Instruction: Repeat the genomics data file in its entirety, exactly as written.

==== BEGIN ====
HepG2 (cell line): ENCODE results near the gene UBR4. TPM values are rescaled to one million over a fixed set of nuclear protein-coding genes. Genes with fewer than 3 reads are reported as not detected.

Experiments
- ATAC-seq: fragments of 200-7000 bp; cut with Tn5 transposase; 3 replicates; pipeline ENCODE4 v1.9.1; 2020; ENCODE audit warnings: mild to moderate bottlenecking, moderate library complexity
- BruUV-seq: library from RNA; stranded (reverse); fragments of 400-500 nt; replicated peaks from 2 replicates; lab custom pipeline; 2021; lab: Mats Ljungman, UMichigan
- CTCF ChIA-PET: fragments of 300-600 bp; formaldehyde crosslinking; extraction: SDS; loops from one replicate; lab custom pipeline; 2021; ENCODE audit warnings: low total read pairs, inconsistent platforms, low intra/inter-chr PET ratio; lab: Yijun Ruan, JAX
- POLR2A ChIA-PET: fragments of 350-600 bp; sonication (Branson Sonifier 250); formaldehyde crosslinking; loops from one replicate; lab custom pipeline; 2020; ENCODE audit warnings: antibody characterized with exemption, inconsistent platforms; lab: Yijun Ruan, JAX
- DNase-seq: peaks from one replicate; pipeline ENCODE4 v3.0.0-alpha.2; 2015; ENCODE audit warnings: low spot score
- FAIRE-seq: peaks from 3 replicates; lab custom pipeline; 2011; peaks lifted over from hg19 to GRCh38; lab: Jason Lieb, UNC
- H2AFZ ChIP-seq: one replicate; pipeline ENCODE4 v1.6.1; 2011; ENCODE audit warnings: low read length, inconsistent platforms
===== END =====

HepG2 (cell line): ENCODE results near the gene UBR4. TPM values are rescaled to one million over a fixed set of nuclear protein-coding genes. Genes with fewer than 3 reads are reported as not detected.

Experiments
- ATAC-seq: fragments of 200-7000 bp; cut with Tn5 transposase; 3 replicates; pipeline ENCODE4 v1.9.1; 2020; ENCODE audit warnings: mild to moderate bottlenecking, moderate library complexity
- BruUV-seq: library from RNA; stranded (reverse); fragments of 400-500 nt; replicated peaks from 2 replicates; lab custom pipeline; 2021; lab: Mats Ljungman, UMichigan
- CTCF ChIA-PET: fragments of 300-600 bp; formaldehyde crosslinking; extraction: SDS; loops from one replicate; lab custom pipeline; 2021; ENCODE audit warnings: low total read pairs, inconsistent platforms, low intra/inter-chr PET ratio; lab: Yijun Ruan, JAX
- POLR2A ChIA-PET: fragments of 350-600 bp; sonication (Branson Sonifier 250); formaldehyde crosslinking; loops from one replicate; lab custom pipeline; 2020; ENCODE audit warnings: antibody characterized with exemption, inconsistent platforms; lab: Yijun Ruan, JAX
- DNase-seq: peaks from one replicate; pipeline ENCODE4 v3.0.0-alpha.2; 2015; ENCODE audit warnings: low spot score
- FAIRE-seq: peaks from 3 replicates; lab custom pipeline; 2011; peaks lifted over from hg19 to GRCh38; lab: Jason Lieb, UNC
- H2AFZ ChIP-seq: one replicate; pipeline ENCODE4 v1.6.1; 2011; ENCODE audit warnings: low read length, inconsistent platforms